Many under 19s still vulnerable to Covid: Study
The study published in eClinicalMedicine stated seroprevalence estimates were higher in those children who were living in underprivileged countries and who belonged to a minority ethnic background.
LONDON: 50-70 per cent of “children” below the age of 19 were susceptible to the SARS-CoV-2 infection by the end of 2021 and before the commencement of the Omicron wave. This showcased a need for more effective vaccines and better vaccination coverage, according to a study.
It was also found that worldwide seroprevalence estimates varied from 7.3 per cent in the first wave of the Covid-19 pandemic to 37.6 per cent in the fifth wave and 56.6 per cent in the sixth wave.
Seroprevalence is defined as the percentage of people in a population who have proteins called antibodies in their blood that show they have been exposed to a virus or other infectious agent. The highest seroprevalences in different pandemic waves were estimated for South-East Asia—17.9 to 81.8 per cent—and the African region—17.2 to 66.1 per cent—while the lowest seroprevalence was estimated for the Western Pacific region between 0.01 and 1.01 per cent, the study said.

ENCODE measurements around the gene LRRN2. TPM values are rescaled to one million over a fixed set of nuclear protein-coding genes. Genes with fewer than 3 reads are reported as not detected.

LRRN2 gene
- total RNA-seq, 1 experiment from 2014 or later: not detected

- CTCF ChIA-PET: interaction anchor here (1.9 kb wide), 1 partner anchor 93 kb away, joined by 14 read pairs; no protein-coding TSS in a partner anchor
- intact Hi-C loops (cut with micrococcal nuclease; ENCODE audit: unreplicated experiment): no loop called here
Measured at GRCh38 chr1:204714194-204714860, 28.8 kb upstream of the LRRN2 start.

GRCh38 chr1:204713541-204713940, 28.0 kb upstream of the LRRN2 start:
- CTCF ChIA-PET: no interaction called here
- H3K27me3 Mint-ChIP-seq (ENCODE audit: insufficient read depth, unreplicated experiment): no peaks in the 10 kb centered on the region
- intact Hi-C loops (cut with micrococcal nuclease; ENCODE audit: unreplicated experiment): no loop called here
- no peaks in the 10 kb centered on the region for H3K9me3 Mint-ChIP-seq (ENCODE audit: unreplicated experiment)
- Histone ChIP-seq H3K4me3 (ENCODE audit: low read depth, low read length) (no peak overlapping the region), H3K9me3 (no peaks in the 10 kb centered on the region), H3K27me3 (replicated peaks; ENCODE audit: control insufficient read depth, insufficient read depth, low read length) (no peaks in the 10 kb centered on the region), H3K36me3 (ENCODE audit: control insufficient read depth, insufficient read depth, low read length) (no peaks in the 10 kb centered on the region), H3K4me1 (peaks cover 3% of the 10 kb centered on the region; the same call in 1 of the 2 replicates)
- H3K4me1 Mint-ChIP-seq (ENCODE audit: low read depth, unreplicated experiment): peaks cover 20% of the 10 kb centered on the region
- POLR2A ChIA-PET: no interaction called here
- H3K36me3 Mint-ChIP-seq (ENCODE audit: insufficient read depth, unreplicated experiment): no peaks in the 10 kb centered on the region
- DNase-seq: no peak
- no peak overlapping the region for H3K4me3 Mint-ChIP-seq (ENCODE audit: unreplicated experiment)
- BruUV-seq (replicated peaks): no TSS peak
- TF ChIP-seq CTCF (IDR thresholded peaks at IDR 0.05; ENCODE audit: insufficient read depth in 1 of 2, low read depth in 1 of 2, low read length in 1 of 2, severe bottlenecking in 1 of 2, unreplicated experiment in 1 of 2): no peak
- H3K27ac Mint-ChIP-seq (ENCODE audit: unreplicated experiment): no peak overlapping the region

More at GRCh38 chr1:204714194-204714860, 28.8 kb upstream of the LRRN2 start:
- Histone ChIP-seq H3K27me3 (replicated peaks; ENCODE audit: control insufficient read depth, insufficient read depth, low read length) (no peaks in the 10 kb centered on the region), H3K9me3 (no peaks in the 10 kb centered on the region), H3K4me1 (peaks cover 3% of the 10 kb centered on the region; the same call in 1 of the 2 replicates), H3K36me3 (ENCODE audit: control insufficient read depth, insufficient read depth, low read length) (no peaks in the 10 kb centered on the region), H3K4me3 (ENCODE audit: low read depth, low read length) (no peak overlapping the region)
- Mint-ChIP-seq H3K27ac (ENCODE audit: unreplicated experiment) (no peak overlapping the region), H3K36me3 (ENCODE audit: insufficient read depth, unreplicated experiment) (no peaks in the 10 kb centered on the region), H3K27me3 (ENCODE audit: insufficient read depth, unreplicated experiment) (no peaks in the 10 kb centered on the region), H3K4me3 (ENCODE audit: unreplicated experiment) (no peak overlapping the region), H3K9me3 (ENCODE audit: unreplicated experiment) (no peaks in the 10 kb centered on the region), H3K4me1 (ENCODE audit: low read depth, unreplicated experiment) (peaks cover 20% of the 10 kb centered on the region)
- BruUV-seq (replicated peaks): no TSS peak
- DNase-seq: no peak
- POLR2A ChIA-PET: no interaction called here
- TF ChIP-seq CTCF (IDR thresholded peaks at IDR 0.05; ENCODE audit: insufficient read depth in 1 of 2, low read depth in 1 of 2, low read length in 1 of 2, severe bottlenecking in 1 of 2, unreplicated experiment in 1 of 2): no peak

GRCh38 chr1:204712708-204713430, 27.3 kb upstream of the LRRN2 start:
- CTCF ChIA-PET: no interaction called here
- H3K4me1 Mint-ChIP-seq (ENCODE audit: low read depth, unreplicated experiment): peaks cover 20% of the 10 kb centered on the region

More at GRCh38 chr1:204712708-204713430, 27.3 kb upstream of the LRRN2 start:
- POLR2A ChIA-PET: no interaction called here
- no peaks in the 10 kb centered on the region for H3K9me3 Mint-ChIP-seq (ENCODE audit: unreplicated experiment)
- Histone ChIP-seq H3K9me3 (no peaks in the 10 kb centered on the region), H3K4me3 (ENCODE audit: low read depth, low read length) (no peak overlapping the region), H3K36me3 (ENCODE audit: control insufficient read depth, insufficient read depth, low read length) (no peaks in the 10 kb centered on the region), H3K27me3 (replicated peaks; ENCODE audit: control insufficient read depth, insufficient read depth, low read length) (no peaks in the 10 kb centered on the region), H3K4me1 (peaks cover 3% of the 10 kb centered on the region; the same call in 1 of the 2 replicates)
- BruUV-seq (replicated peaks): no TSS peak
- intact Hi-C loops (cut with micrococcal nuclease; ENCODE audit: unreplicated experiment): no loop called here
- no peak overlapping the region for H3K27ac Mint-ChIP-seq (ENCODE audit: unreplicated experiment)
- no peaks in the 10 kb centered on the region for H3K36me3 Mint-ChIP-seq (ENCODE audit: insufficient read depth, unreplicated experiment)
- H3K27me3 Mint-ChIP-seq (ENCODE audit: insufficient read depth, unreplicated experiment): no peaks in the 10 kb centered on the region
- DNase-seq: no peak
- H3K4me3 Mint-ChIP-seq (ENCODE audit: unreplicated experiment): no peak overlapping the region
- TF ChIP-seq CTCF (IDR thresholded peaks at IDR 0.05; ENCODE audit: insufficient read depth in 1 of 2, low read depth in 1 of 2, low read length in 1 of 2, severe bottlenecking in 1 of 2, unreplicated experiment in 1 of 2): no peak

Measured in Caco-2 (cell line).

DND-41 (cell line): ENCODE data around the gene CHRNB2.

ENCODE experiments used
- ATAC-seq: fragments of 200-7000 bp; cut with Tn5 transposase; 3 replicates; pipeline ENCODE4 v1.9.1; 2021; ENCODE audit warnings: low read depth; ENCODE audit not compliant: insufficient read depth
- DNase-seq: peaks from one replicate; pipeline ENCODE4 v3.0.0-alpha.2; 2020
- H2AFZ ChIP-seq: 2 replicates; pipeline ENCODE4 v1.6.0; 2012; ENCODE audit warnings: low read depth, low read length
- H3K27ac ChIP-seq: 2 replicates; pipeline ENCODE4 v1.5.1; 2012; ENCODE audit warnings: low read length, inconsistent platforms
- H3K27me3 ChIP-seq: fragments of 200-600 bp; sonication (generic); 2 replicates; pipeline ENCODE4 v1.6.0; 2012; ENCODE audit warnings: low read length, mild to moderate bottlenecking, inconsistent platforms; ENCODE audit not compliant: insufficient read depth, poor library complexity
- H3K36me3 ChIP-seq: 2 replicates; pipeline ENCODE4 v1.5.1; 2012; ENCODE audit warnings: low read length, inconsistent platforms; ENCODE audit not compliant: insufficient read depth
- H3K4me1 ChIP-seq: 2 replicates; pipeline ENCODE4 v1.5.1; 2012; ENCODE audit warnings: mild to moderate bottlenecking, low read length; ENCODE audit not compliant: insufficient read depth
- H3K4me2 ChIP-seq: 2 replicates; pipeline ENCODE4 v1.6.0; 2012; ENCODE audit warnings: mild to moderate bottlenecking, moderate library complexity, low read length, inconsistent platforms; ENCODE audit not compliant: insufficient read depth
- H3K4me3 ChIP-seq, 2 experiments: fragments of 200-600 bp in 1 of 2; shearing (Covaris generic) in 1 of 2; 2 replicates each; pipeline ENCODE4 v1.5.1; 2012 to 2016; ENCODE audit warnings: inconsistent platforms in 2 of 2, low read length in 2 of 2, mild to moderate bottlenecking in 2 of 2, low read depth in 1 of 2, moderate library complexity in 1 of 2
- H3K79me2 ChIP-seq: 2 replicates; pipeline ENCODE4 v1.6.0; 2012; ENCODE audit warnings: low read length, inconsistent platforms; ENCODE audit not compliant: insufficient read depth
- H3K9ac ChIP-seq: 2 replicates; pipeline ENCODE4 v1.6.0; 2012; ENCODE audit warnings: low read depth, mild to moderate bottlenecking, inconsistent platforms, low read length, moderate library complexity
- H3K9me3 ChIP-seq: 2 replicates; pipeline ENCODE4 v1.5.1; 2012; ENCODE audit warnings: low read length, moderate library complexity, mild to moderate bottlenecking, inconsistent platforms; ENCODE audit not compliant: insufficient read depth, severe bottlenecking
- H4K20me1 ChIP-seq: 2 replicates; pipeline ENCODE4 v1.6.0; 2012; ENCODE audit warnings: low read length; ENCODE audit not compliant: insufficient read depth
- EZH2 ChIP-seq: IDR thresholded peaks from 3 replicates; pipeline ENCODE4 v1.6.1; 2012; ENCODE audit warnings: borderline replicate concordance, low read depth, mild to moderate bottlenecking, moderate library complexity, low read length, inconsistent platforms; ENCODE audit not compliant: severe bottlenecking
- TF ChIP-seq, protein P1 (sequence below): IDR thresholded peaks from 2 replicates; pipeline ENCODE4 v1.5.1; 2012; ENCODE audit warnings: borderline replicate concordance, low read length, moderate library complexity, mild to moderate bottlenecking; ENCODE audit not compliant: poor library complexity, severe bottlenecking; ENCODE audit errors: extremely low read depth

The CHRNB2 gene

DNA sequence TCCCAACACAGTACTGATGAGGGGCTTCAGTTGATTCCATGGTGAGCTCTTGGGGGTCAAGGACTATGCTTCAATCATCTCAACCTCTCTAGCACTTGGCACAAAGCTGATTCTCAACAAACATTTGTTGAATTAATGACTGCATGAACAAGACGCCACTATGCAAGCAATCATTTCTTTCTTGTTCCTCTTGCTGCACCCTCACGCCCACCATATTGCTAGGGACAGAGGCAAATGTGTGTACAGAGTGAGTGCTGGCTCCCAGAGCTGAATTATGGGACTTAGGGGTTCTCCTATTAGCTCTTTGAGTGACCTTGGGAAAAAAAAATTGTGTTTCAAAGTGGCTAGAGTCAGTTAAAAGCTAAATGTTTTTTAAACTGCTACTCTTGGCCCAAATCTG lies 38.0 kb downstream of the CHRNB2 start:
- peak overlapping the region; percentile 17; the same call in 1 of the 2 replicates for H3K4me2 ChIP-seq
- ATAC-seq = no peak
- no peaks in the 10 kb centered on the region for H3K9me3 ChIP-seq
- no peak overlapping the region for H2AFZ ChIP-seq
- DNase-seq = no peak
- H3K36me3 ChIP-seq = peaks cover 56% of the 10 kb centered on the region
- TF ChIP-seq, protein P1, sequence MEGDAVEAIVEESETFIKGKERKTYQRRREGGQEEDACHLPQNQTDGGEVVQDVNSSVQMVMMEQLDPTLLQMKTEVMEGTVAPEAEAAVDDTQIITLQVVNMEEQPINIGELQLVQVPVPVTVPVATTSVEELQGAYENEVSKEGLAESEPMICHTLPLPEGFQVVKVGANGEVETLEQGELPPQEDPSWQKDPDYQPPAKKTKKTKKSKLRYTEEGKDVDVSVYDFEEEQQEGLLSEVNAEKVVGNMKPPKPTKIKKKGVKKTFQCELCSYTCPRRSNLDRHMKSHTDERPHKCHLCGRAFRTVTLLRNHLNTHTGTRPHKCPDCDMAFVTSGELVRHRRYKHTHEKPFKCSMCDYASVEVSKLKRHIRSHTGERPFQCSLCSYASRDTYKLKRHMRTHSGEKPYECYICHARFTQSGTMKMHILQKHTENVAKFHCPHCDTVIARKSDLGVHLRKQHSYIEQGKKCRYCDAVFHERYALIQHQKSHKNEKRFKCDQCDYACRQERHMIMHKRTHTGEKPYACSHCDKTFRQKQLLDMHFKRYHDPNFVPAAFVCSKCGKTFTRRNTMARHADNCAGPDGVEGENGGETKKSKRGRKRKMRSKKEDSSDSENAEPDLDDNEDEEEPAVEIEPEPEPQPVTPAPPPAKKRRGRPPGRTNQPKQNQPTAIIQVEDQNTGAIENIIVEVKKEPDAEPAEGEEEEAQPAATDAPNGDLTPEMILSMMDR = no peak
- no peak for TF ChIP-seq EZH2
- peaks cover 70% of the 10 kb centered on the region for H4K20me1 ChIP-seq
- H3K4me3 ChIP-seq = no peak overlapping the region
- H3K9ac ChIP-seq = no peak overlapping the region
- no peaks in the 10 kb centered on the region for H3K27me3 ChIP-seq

The study published in eClinicalMedicine stated seroprevalence estimates were higher in those children who were living in underprivileged countries and those who belonged to a minority ethnic background.
Seroprevalence was defined as the number of children who tested positive for specific anti-SARS-CoV-2 serum antibodies, using a well-designated threshold in the assay, divided by the total number of children tested. Scientists conducted a systematic review and meta-analysis in which they searched international and pre-printed scientific databases from December 1, 2019, to July 10, 2022, in order to assess SARS-CoV-2 seroprevalence and determinants in children worldwide.
Since the emergence of the Omicron variant, researchers observed that those aged 0-19 years and referred to as “children” by the study had higher rates of hospitalisation. This highlighted a need for in-depth knowledge of SARS-CoV-2 seroepidemiology in children. Pooled seroprevalences were estimated according to World Health Organization (WHO) regions using random-effects meta-analyses.
“Findings indicate that, by the end of 2021 and before the Omicron wave, around 50-70 per cent of children globally were still susceptible to SARS-CoV-2 infection, clearly emphasising the need for more effective vaccines and better vaccination coverage among children and adolescents...,” it said.